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Details of Grant 

EPSRC Reference: EP/D500095/1
Title: Boiling and Condensation in Microchannels
Principal Investigator: Karayiannis, Professor T
Other Investigators:
Kenning, Professor DBR
Researcher Co-Investigators:
Project Partners:
ANSYS BAE Systems C.E. Technologies
Chart Heat Exchangers Ltd Chatherm Technologies Modine Manufacturing Company
Motorola Thermocore Europe Ltd Wieland-Werke AG
Department: Sch of Engineering and Design
Organisation: Brunel University London
Scheme: Standard Research (Pre-FEC)
Starts: 01 April 2006 Ends: 30 June 2009 Value (£): 235,134
EPSRC Research Topic Classifications:
Heat & Mass Transfer
EPSRC Industrial Sector Classifications:
Aerospace, Defence and Marine Chemicals
Electronics Construction
Transport Systems and Vehicles Communications
Pharmaceuticals and Biotechnology
Related Grants:
EP/D500133/1 EP/D500125/1 EP/D500109/1 EP/D500117/1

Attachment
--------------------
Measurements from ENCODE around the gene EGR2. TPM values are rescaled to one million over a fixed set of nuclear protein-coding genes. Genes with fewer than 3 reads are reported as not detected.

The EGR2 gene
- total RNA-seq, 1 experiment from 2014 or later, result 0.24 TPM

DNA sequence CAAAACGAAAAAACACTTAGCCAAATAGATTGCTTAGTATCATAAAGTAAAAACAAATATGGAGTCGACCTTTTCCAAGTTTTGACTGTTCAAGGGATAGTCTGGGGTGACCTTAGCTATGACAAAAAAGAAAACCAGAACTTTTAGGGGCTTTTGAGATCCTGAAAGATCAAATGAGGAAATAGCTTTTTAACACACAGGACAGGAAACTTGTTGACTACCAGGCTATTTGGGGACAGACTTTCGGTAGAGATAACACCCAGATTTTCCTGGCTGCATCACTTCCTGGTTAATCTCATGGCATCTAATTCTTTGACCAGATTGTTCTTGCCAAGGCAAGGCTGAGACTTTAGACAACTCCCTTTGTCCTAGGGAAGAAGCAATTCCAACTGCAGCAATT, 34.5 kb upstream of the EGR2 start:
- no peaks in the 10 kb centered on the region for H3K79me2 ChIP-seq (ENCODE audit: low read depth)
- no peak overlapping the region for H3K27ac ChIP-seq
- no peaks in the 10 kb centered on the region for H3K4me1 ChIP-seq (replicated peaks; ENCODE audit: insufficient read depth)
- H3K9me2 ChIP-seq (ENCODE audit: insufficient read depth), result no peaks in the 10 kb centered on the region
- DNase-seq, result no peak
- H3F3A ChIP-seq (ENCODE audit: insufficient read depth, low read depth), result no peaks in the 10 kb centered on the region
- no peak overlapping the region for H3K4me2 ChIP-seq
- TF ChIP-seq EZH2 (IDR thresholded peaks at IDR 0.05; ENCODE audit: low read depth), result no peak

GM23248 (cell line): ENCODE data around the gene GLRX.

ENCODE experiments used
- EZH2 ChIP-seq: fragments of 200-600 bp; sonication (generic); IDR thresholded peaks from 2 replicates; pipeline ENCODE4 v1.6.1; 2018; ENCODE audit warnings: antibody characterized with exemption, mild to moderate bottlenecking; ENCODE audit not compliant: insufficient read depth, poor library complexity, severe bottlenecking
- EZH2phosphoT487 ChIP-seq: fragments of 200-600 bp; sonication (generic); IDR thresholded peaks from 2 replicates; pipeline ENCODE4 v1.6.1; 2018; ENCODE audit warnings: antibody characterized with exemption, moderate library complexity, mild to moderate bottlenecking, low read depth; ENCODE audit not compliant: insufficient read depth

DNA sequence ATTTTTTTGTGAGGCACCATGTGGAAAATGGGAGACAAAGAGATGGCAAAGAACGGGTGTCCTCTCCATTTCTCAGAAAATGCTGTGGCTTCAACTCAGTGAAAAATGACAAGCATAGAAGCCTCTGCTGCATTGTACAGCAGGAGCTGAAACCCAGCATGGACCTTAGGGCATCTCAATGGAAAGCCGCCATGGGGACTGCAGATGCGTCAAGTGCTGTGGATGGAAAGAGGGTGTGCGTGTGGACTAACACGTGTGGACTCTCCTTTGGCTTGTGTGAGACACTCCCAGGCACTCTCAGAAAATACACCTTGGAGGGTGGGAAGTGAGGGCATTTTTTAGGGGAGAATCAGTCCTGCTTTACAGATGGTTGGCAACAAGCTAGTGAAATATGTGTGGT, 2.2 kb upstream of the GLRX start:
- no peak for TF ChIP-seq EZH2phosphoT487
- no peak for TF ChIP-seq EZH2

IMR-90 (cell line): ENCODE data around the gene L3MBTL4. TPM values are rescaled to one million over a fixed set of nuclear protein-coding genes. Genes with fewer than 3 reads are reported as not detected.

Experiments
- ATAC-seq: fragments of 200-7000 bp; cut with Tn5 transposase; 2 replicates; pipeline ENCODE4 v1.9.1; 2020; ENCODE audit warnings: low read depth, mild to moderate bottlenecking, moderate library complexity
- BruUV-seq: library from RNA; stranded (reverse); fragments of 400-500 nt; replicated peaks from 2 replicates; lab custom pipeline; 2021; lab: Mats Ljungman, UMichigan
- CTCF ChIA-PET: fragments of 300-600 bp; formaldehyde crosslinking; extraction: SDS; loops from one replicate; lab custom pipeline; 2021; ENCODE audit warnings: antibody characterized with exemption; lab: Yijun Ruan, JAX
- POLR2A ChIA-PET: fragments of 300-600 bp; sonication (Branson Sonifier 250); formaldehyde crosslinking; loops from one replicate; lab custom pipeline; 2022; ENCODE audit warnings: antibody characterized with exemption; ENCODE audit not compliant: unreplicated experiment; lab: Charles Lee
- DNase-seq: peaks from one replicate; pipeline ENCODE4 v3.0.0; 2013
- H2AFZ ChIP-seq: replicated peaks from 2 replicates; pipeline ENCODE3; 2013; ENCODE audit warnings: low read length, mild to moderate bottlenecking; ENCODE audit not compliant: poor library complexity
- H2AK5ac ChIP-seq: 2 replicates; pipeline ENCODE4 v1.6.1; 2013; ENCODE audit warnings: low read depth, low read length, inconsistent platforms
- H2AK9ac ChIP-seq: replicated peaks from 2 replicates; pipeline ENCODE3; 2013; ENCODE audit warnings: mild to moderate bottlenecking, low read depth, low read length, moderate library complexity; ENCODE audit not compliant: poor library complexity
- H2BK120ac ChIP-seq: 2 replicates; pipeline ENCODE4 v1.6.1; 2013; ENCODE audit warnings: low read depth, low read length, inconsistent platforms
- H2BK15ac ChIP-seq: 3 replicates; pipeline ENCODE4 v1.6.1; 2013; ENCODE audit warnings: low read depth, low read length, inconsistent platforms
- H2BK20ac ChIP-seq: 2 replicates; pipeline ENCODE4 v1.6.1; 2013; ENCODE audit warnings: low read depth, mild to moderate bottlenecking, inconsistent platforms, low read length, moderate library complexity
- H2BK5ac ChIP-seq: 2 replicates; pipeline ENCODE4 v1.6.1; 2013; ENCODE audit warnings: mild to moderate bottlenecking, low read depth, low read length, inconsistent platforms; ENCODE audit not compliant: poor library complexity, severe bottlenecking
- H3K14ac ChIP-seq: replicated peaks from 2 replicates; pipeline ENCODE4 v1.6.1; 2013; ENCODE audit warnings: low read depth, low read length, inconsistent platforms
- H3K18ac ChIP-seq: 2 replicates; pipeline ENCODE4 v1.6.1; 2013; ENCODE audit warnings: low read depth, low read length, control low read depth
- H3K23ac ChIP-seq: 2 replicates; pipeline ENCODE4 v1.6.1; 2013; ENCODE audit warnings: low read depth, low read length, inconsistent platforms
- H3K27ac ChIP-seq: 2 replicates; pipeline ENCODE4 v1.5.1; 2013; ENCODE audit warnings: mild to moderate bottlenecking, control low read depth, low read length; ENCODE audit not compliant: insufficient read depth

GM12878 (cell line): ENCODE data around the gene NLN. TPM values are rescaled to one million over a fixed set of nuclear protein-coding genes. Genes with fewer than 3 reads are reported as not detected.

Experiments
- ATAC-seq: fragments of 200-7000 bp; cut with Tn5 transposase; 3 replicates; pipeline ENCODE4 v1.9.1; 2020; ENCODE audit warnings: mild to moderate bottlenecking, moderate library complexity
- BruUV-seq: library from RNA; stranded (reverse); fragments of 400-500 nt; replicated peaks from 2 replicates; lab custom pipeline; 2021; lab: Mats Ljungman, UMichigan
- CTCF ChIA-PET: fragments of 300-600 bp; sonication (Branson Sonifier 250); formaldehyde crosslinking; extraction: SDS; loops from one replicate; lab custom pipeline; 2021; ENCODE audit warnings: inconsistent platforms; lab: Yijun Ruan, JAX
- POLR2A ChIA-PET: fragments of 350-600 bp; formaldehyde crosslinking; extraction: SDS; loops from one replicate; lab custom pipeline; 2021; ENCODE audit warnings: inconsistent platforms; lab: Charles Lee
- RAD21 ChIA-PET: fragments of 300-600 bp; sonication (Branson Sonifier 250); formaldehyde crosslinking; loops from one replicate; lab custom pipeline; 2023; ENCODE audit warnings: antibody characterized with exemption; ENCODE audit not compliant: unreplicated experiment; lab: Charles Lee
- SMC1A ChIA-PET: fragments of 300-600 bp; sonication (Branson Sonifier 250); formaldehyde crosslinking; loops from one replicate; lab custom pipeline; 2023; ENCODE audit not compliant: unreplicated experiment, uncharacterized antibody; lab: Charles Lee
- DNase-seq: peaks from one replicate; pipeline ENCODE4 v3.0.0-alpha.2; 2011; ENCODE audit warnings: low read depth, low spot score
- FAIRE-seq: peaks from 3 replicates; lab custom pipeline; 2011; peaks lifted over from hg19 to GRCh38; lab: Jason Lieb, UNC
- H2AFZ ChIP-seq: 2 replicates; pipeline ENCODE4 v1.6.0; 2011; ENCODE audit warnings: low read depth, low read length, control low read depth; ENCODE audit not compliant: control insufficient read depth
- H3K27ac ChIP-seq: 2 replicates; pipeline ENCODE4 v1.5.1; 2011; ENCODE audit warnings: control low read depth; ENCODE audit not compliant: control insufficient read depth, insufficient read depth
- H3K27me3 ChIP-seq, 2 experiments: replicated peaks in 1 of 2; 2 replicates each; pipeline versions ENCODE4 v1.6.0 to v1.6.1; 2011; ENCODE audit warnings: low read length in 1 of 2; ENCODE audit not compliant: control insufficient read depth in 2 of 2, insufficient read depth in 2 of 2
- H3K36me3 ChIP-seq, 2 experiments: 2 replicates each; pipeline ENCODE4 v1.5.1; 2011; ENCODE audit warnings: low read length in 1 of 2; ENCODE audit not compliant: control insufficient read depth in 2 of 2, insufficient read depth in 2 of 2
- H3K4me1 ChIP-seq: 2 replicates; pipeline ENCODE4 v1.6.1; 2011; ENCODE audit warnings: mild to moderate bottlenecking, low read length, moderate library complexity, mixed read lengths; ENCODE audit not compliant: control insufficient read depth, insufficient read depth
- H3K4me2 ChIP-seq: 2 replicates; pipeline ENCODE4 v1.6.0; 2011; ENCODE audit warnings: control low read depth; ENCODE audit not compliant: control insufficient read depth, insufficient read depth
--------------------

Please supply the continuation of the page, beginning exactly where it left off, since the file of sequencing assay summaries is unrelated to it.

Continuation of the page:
Panel History:  
Summary on Grant Application Form
With the present trend towards miniaturisation of devices and development of microscale processes, there has arisen the need for microscale heat transfer equipment. For instance, in microelectronic processors, heat transfer is becoming the limiting factor in relation to increasing performance. Convective heat transfer with phase change offers significant performance improvements over single phase cooling systems. However, in microscale channels the mechanisms controlling the phase change and flow distribution differ from those at the macroscale. This project comprises an experimental study to solve some of the problems associated with phase change in microchannels and also the numerical modelling of boiling/condensation theory to both aid in design of experiments and develop design procedures for heat exchange processes based on two phase flow in microchannels.Development of novel experimental techniques (eg microsensor for heat flux and temperature measurement, fluid diode) will enable characterisation of local parameters in both boiling and condensation and active control of the boiling process.State-of-the-art numerical techniques will supplement the experimental investigation, enabling results to be applied to other systems. This combination of experimentation using innovative microsensors and control systems, developed using advanced microfabrication facilities, with numerical modelling offers a unique opportunity for the development of design procedures for such microscale heat transfer systems.
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Organisation Website: http://www.brunel.ac.uk